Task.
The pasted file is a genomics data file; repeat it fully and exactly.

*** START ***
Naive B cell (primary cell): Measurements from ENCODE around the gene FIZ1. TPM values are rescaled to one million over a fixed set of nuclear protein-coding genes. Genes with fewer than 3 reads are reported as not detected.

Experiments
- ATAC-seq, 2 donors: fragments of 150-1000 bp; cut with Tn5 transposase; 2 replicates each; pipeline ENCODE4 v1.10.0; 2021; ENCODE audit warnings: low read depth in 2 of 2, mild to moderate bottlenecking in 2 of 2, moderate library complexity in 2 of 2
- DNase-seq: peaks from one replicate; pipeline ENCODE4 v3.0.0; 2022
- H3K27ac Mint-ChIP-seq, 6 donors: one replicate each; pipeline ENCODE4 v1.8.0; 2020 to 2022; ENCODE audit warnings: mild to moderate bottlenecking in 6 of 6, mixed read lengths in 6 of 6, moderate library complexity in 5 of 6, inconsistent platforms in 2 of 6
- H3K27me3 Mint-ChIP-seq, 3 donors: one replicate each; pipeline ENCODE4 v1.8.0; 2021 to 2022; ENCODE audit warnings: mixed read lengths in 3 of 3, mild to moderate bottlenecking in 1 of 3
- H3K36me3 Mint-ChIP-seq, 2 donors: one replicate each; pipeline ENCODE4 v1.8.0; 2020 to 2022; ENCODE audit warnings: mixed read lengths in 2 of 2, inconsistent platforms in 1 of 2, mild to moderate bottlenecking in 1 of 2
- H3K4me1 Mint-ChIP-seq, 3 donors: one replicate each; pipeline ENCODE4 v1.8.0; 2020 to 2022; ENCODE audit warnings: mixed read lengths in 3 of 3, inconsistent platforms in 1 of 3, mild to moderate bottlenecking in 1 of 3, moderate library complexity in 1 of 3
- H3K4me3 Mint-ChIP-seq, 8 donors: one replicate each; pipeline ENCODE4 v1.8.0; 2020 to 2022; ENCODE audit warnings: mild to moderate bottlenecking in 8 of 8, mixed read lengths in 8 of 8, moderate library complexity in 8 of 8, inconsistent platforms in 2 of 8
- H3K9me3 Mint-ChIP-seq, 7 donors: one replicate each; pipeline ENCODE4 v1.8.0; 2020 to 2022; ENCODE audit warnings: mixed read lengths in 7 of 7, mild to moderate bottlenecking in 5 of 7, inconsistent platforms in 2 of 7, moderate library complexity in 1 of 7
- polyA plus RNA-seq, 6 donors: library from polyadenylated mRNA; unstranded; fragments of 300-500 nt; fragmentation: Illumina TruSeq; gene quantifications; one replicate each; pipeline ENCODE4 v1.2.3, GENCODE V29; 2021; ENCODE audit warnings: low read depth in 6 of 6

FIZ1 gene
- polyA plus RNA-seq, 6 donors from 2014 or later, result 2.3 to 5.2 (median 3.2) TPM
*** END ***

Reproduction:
Naive B cell (primary cell): Measurements from ENCODE around the gene FIZ1. TPM values are rescaled to one million over a fixed set of nuclear protein-coding genes. Genes with fewer than 3 reads are reported as not detected.

Experiments
- ATAC-seq, 2 donors: fragments of 150-1000 bp; cut with Tn5 transposase; 2 replicates each; pipeline ENCODE4 v1.10.0; 2021; ENCODE audit warnings: low read depth in 2 of 2, mild to moderate bottlenecking in 2 of 2, moderate library complexity in 2 of 2
- DNase-seq: peaks from one replicate; pipeline ENCODE4 v3.0.0; 2022
- H3K27ac Mint-ChIP-seq, 6 donors: one replicate each; pipeline ENCODE4 v1.8.0; 2020 to 2022; ENCODE audit warnings: mild to moderate bottlenecking in 6 of 6, mixed read lengths in 6 of 6, moderate library complexity in 5 of 6, inconsistent platforms in 2 of 6
- H3K27me3 Mint-ChIP-seq, 3 donors: one replicate each; pipeline ENCODE4 v1.8.0; 2021 to 2022; ENCODE audit warnings: mixed read lengths in 3 of 3, mild to moderate bottlenecking in 1 of 3
- H3K36me3 Mint-ChIP-seq, 2 donors: one replicate each; pipeline ENCODE4 v1.8.0; 2020 to 2022; ENCODE audit warnings: mixed read lengths in 2 of 2, inconsistent platforms in 1 of 2, mild to moderate bottlenecking in 1 of 2
- H3K4me1 Mint-ChIP-seq, 3 donors: one replicate each; pipeline ENCODE4 v1.8.0; 2020 to 2022; ENCODE audit warnings: mixed read lengths in 3 of 3, inconsistent platforms in 1 of 3, mild to moderate bottlenecking in 1 of 3, moderate library complexity in 1 of 3
- H3K4me3 Mint-ChIP-seq, 8 donors: one replicate each; pipeline ENCODE4 v1.8.0; 2020 to 2022; ENCODE audit warnings: mild to moderate bottlenecking in 8 of 8, mixed read lengths in 8 of 8, moderate library complexity in 8 of 8, inconsistent platforms in 2 of 8
- H3K9me3 Mint-ChIP-seq, 7 donors: one replicate each; pipeline ENCODE4 v1.8.0; 2020 to 2022; ENCODE audit warnings: mixed read lengths in 7 of 7, mild to moderate bottlenecking in 5 of 7, inconsistent platforms in 2 of 7, moderate library complexity in 1 of 7
- polyA plus RNA-seq, 6 donors: library from polyadenylated mRNA; unstranded; fragments of 300-500 nt; fragmentation: Illumina TruSeq; gene quantifications; one replicate each; pipeline ENCODE4 v1.2.3, GENCODE V29; 2021; ENCODE audit warnings: low read depth in 6 of 6

FIZ1 gene
- polyA plus RNA-seq, 6 donors from 2014 or later, result 2.3 to 5.2 (median 3.2) TPM